How did you guys go about creating the tracks for this album? What was the songwriting process like since you now live in London, were you all able together to jam songs and collaborate? Who writes the lyrics?
Jon is writing the lyrics because he's just writing all the time and I really like his style, and my English isn't good yet. I really don't feel like writing, and so we all actually tell him what we want to talk about and we have conversations that he's putting into words. James and Jon are writing the music together and they send it to me. I put in my patterns and all the lyrics. It’s actually really easy. Sometimes there was a song it just took me less than an hour to do the demo, just because it's really inspiring. I don't even have to struggle or think. I was [recording] it at home because I was in France. But now, I think we're just going to do the same, everyone is just going to record themselves. Because it's working very easily, and we have a very busy life.
Lyrically, what type of messages are you trying to convey?
There's a bit of everything that makes us frustrated. Because of the lockdown, it was very difficult. I have subjects I want to talk about since ages. I wanted to talk about harassment and mental health. It's just all the things we struggle with every day. This is really helpful to talk about so many subjects.
With the messages you’re trying to convey and the rage that you portray on stage, is that therapeutic or cathartic for you to get that out of your system?
Yeah, I'm exhausted after a gig. I'm drained. And this is what I want. I really need this, this is really saving me. When I was in another band for five years, that was keeping everything for me. It was very difficult. But this is really the way I feel strong on stage. I feel like I just give everything and if I don't have this, it's just very bad.
I’ve noticed you have a lot of ink work, you’re also a tattoo artist in London?
Yeah, I did the album cover. It's a real tattoo; people ask me [that all the time]. When I stopped music, I had time to focus on my job. So I started to learn to tattoo. In the UK I found a very cool shop to work at. And so when the guys (in the band) said, “Oh, Rachel, you’re painting a lot, can you do the artwork?” I wanted to do something better than a painting because a painting for our band is just too soft. We needed something brutal. So I had this idea of tattooing a palm, and it was very difficult to find the right person. I posted on Instagram, “Who wants a free palm tattoo?” Obviously, a lot of people want free tattoos! I had five people interested, and some of them didn't realize that it was very painful. There was this girl out of nowhere who said she was coming and that she was happy to help. She was just so happy to be part of a project like this, and she never asked for anything. I'm so happy that it was a girl and she had these long nails and everything fit so well. We’re very lucky.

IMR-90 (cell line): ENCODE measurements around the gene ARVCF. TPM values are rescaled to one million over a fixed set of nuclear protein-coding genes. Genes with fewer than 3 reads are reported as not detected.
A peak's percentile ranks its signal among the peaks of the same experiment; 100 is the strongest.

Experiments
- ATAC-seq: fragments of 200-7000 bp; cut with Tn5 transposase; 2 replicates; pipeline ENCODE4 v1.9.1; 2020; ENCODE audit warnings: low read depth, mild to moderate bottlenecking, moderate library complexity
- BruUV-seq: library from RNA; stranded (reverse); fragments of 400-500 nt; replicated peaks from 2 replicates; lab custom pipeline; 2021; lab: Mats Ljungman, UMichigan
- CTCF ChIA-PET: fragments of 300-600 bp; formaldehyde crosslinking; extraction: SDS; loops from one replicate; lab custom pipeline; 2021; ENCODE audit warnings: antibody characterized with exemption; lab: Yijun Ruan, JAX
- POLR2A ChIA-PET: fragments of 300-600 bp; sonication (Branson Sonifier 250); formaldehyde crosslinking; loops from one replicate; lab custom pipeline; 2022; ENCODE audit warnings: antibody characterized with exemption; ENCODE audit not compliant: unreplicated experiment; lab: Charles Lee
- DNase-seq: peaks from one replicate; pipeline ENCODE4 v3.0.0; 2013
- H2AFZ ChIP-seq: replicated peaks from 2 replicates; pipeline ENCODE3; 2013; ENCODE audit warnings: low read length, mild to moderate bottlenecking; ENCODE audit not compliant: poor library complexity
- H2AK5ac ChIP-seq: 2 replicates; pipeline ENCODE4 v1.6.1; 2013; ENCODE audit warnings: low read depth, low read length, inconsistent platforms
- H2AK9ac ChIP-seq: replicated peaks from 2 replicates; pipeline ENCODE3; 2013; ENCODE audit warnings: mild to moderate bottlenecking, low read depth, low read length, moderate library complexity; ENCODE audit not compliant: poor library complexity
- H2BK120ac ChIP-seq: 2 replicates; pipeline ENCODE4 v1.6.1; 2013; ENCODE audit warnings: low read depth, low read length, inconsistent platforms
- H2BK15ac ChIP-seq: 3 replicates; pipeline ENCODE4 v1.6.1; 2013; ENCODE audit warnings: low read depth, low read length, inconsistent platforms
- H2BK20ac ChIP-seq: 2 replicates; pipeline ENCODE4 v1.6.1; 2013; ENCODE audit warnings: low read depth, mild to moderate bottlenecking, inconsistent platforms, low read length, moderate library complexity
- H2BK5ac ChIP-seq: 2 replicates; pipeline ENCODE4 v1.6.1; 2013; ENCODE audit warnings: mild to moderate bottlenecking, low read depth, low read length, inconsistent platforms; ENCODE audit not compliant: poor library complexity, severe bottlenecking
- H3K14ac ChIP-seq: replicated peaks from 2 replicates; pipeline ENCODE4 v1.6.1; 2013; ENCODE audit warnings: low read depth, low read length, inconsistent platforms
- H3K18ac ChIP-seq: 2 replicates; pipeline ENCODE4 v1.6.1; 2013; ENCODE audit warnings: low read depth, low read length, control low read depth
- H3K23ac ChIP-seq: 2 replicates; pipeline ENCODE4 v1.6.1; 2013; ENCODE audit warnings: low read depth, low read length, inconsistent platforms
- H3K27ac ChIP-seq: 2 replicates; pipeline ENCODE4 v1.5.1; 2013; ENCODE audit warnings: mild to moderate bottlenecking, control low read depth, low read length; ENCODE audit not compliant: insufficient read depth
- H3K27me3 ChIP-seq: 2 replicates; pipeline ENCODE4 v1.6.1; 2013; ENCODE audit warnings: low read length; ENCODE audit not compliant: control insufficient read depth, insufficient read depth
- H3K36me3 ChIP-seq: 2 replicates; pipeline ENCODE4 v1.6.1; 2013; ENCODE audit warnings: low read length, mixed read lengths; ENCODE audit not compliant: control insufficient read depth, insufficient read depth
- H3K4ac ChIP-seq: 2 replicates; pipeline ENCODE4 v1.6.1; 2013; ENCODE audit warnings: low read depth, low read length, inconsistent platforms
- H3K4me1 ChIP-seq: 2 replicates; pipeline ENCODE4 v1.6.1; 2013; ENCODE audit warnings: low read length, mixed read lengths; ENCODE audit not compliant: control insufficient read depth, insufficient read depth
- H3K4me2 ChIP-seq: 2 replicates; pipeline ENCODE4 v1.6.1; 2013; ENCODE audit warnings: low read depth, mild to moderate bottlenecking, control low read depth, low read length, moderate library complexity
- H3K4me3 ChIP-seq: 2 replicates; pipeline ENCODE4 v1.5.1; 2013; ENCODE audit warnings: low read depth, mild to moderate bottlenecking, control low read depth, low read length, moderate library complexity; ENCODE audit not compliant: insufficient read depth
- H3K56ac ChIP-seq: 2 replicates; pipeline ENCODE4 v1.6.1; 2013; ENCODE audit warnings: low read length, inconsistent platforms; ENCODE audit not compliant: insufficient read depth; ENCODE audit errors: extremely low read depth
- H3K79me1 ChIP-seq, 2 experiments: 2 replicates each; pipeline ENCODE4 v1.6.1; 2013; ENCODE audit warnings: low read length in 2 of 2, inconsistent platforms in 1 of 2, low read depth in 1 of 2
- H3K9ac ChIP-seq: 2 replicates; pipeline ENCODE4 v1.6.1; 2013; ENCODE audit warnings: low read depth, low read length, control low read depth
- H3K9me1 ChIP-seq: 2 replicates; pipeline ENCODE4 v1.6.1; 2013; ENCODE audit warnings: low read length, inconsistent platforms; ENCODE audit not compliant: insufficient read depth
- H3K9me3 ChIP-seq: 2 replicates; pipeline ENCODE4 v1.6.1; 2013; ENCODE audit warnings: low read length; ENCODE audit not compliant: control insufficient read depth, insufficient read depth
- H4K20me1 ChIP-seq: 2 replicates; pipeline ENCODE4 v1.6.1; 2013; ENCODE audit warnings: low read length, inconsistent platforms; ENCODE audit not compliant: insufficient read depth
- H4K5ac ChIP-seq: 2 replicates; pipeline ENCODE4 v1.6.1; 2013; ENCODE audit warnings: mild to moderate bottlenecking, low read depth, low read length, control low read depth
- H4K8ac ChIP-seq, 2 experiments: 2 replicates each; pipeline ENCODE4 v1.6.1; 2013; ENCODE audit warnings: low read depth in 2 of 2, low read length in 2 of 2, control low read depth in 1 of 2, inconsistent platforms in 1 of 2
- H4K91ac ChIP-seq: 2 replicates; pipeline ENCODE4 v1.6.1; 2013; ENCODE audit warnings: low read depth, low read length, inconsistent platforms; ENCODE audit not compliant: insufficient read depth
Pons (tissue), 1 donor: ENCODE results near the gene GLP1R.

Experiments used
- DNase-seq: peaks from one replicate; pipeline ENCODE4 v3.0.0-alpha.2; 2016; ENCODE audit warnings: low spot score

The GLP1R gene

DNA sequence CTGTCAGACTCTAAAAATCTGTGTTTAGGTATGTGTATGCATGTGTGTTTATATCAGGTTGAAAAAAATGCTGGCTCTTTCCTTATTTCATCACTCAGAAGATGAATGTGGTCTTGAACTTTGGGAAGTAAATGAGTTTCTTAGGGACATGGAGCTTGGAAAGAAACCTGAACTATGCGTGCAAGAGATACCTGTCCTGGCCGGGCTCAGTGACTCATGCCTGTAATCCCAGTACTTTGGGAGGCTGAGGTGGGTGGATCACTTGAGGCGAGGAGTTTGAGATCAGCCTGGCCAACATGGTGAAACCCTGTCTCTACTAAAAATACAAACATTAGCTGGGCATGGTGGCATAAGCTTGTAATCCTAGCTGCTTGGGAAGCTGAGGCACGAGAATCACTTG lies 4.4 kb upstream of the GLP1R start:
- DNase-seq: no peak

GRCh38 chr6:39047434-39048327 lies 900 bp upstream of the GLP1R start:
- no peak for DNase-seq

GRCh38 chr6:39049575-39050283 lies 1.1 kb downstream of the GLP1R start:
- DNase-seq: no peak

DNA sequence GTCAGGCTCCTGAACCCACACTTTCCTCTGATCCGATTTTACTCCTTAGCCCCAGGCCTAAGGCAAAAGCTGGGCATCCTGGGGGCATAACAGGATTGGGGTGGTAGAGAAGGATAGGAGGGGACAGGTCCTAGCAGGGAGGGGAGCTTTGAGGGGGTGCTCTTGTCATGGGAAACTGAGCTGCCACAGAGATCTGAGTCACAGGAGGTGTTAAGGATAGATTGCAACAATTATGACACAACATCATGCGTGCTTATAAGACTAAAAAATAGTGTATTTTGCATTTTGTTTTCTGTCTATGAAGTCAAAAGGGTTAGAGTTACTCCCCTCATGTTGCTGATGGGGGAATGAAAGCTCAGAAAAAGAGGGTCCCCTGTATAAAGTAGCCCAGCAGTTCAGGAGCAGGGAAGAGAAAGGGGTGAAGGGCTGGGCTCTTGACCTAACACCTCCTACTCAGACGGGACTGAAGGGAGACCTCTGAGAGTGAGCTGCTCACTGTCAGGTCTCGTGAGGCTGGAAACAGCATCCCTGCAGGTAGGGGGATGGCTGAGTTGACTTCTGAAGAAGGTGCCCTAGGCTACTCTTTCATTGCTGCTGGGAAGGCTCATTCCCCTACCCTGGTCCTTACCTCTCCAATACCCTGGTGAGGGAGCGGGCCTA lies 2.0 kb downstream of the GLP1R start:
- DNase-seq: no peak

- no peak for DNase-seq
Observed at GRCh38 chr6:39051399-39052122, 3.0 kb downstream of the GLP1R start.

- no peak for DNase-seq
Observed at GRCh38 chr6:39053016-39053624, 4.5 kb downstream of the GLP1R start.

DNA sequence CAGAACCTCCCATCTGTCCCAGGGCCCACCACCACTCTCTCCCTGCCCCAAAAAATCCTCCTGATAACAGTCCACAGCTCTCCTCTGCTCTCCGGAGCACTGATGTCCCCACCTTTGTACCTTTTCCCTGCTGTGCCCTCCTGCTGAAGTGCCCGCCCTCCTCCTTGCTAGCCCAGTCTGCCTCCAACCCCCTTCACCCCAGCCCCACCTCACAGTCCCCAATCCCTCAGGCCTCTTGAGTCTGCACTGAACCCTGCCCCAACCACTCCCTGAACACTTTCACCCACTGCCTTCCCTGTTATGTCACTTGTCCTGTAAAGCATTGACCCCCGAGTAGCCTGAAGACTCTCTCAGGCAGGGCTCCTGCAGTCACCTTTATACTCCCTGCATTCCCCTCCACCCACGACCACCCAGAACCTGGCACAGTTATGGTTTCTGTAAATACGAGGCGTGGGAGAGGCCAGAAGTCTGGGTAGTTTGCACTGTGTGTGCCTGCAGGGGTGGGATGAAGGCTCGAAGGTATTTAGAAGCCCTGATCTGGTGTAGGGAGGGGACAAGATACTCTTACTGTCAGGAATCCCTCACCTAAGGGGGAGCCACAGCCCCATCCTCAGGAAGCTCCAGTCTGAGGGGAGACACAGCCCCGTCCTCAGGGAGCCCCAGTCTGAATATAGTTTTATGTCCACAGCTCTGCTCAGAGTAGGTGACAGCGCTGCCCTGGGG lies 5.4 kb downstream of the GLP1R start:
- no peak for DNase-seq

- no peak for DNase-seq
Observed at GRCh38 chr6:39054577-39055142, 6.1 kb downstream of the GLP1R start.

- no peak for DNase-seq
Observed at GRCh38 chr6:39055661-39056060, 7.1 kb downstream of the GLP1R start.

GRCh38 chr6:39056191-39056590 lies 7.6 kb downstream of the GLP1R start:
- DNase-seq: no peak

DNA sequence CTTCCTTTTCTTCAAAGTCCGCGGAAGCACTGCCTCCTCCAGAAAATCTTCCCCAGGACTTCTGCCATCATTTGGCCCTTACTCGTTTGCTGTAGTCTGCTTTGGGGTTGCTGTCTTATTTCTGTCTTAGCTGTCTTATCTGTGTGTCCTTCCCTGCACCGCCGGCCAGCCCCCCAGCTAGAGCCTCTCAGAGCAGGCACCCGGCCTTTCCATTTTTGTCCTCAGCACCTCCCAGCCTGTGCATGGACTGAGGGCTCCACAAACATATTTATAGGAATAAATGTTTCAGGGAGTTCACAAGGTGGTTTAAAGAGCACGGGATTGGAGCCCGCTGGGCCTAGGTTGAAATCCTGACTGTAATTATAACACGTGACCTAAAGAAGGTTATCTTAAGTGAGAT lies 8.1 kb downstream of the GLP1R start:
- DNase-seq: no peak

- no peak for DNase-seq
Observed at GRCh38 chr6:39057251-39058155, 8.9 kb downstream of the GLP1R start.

I actually have a ring tattoo on the top of my finger and I know just from talking to tattoo artists that getting branded under the lip or the side of the finger or on the palm that it fades really quickly. How did you accomplish this technique?
Usually, I just refuse to do them because it fades. It's better if traditional tattoo artists do it with their traditional machine. I'm doing realism, so I don't have a machine for it. And the deal was… I’ll just do it; it's painful, it's going to look painful. It doesn't need to look perfect, this is not what we want. We want something kind of raw and a bit disgusting. We just wanted something bleeding with the logo, which we did not want something very perfect. And she said it was fine. I said it's going to disappear and she said it's okay because it’s just a project. So the project wasn't to have an amazing tattoo, it was just to have a mark.
Since you’re a newly-formed band, have you been able to play many live shows up to now? And then do you have any future touring plan gigs planned around Europe or a chance to come to the States anytime soon?
I really hope we can come to the States soon. But just not right now. We would like to go to France before maybe in autumn, we really hope. For now, we did some very cool shows. We played with Napalm Death. We have a Sepultura mini tour coming in June, and we have the Cro-Mags as well. This is pretty amazing all the time we're playing together. And we’re really looking forward to that.
Any final words? What do you hope to achieve or accomplish with Cage Fight? Where do you see yourself going with it?
I would say that everything is happening very quickly. We never imagined that right now. To be honest, we’re just having fun. So I would say what we have is amazing and I'm just looking forward to what's coming up in the next few months. But I'm not thinking too much. I'm just enjoying the moment because I don't like to think too much of the future. I'm just doing my best for now and we'll just see [how it goes].
Cage Fight was released on May 13th, 2022 via Candlelight Records.